Editor’s Choice: Top 22 Motorcycles I Rode In 2018
One of the best things about my job is that I get to ride lots of different motorcycles, including a wide array of new ones. Having said that, I don’t end up riding everything that’s new every year.
I tend to steer clear of superbikes and motocrossers, as we have specialist riders who handle those narrow-focus motorcycles far better than I do. Plus, there are simply some motorcycles that don’t make it into the Ultimate Motorcycling garage in any given year for a variety of reason.
So, with those caveats, here is my Top 22 list of new motorcycles I rode in calendar year 2018. That means there are a few 2019s thrown in the mix, and ’18s I rode in ’17 don’t make the list (most notably H-D’s new ’18 Softails).
Rather than trying to rate such a diverse list of motorcycles in what would essentially be an arbitrary order, I’m going to list them from least- to most-expensive.
1. 2018 Benelli TNT 135
As a fan of the open-class Benellis, I’ve been frustrated the last few years that Benelli motorcycles haven’t been available in America. Well, the big bikes made in Italy aren’t, but the Chinese-made Benelli TNT 135 is available here. A direct competitor to the Honda Grom and Kawasaki Z125 Pro, the Benelli TNT 135 is a fantastic little motorcycle. It will go over 70 mph, and handle great in sweeping turns at full throttle. I can’t vouch for its long-term reliability, but the motor sounds good and the performance—motor and handling—is exceptional. This motorcycle is all about fun, and it delivers at an unbelievably low price. Price: $2499.
2. 2018 Kawasaki Ninja 400
I always liked the Kawasaki Ninja 250, even though it was too underpowered for the freeway. The Ninja 300 solved that problem, and was a much better motorcycle. Now that the diminutive twin has grown up to a 400, the little Ninja is more practical than ever. The handling and the motor puts a smile on any rider’s face—from novice just learning the sportbike ropes to grizzled vets who have an appreciation for a small, light bike that you can ride extremely hard. Happily, Kawasaki has retained the semi-upright riding stance, making the Ninja 400 as fun in-town as it is in the hinterlands. It’s an amazing bike for less than $5k, though I’d spend the extra $300 to get ABS. Price: $4999.
3. 2018 Yamaha XMax
This midsize scooter flew onto the market under the radar. Yamaha didn’t make a big deal about it, though I’m not sure why. It has a strong 292cc motor that makes it fully viable on the freeway. The compact chassis is stable at high speeds, in addition to being a great machine for getting around town. Handling and suspension are much better than you would expect, and I was inspired to take on some urban twisties any chance I got. Yes, scooters are practical, and the Yamaha XMax shows they can be lots of fun. Price: $5599.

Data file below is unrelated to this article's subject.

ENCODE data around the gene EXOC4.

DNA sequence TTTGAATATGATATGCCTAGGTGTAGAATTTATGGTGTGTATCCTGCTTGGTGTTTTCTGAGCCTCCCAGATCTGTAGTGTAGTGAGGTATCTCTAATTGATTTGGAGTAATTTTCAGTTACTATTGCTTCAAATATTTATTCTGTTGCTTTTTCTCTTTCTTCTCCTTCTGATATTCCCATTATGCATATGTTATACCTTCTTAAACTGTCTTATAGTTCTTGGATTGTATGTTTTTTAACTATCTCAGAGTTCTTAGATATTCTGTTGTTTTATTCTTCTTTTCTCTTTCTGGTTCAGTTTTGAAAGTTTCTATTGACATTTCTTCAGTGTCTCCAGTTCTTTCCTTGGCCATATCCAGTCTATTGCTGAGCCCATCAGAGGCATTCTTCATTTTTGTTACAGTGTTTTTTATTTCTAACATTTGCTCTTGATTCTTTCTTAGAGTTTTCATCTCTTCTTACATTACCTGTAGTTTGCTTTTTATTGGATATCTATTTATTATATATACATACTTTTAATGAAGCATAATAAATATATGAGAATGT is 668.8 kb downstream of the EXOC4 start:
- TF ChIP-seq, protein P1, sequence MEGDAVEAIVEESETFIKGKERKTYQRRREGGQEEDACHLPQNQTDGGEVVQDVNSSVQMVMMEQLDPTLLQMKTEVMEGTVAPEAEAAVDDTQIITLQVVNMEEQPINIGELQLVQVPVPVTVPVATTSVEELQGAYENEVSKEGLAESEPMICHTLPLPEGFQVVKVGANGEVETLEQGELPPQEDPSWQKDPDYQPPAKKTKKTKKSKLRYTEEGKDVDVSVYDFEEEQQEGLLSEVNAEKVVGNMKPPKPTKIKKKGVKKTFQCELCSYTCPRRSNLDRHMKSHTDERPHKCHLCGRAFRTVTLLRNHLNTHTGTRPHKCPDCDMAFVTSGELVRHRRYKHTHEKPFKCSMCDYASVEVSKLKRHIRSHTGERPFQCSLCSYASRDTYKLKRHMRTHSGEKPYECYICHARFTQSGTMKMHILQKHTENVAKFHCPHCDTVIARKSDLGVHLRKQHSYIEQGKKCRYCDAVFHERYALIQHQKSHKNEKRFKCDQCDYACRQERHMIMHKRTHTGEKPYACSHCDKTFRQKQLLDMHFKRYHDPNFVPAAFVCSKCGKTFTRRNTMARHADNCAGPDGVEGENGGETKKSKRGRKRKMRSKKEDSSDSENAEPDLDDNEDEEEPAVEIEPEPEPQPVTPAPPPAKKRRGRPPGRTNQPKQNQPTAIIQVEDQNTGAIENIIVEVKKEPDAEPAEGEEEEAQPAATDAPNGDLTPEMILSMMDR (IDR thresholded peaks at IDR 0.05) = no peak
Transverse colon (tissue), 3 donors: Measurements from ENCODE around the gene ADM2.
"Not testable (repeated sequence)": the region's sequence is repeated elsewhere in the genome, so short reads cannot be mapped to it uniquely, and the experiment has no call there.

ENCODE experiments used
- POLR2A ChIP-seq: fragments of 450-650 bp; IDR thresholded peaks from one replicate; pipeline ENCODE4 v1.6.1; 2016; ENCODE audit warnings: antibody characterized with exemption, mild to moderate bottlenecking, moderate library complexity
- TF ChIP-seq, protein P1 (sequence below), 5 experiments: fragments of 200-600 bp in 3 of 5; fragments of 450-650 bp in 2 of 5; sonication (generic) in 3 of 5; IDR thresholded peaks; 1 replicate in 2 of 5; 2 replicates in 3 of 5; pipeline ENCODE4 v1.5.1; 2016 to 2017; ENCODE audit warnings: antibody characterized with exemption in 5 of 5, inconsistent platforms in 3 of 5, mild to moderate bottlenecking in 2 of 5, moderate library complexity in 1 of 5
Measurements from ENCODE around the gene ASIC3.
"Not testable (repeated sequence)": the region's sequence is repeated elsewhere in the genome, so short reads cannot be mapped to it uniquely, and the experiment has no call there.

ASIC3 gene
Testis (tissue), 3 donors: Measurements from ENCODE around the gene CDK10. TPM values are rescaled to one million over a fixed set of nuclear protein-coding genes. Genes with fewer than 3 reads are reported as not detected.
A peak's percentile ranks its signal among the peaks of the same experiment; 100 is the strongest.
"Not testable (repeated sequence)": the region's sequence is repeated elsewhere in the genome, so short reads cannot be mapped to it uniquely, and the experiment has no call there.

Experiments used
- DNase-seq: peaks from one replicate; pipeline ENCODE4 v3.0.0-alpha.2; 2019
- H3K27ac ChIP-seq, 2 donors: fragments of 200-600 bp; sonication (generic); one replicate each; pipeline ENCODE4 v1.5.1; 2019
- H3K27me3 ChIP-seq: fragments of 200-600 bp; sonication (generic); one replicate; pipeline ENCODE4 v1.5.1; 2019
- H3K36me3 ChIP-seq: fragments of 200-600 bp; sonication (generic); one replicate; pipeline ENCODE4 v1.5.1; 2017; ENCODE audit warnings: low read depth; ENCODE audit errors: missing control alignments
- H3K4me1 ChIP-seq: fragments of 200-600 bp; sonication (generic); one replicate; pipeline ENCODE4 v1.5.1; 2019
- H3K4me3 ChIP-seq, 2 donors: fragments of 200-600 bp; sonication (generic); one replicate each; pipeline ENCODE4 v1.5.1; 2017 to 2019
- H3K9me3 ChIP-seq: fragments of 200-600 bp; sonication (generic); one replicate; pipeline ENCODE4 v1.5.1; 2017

4. 2018 Husqvarna Svartpilen 401
Husqvarna returned to the street bike world this year with three models. Two of them—the Vitpilen 401 and 701—were sportbikes with clip-ons. I didn’t get quite enough time on them to develop a strong opinion one way or the other, but the upright Husqvarna Svartpilen 401 is a blast to ride. It has a compact chassis with nice suspension, plus an aggressively torquey 373cc thumper motor. It’s not just fun to ride in urban areas—you also get lots of positive attention due to its unique styling. It is comfortable and fun for riding in the city, and has the handling and motor chops to lay waste to the twisties in rural areas—even with the fashionably knobby tires. Welcome back to the street, Husky! Price: $6299.
5. 2018 Gas Gas Contact 250 ES
This hybrid of a trail bike and a trials bike has a narrow audience, as it’s neither fish nor fowl. However, if you like extreme trail riding and aren’t interested in high-speed riding, the Gas Gas Contact 250 ES is an appealing choice. It’s extremely light for a 250 two-stroke, and has gobs of torque. The trials-based suspension keeps your speeds down, though it is perfect for the most technical terrain. It’s a serviceable trials bike, should you want to compete, and the electric start makes it accessible to a wider variety of riders. Price: $6399.
6. 2018 Beta 125 RR
While four-strokes and mid-size two-strokes rule the trails, there is still something to be said for small-displacement two-strokes. Although designed for cross-country and enduro competition, the Beta 125 RR also makes for a viable trail bike. Low-end power is a bit lacking compared to the 150s from Husqvarna and KTM, but this is a motorcycle designed specifically for racing in the 125 class. Regardless, the 125 RR is torquey enough that you can trail-ride it and enjoy the benefits of ultra-light weight. I especially liked the way the Sachs suspension worked on the 221-pound Beta. Price: $7999.
7. 2018 Suzuki Burgman 400
Sitting between the touring-focused Burgman 650 Executive and the urban runabout Burgman 200, the Burgman 400 straddles both worlds effectively. I loved running it through the gauntlet of city traffic, as well as covering long distances in huge bites. This is a scooter than you can use to traverse city streets on a daily basis to work, or take for an overnighter on the weekend. People have their stereotypes about scooter power and handling—the Burgman 400 with its DOHC motor, twin front discs, and plush suspension crushes those preconceptions. Price: $8099.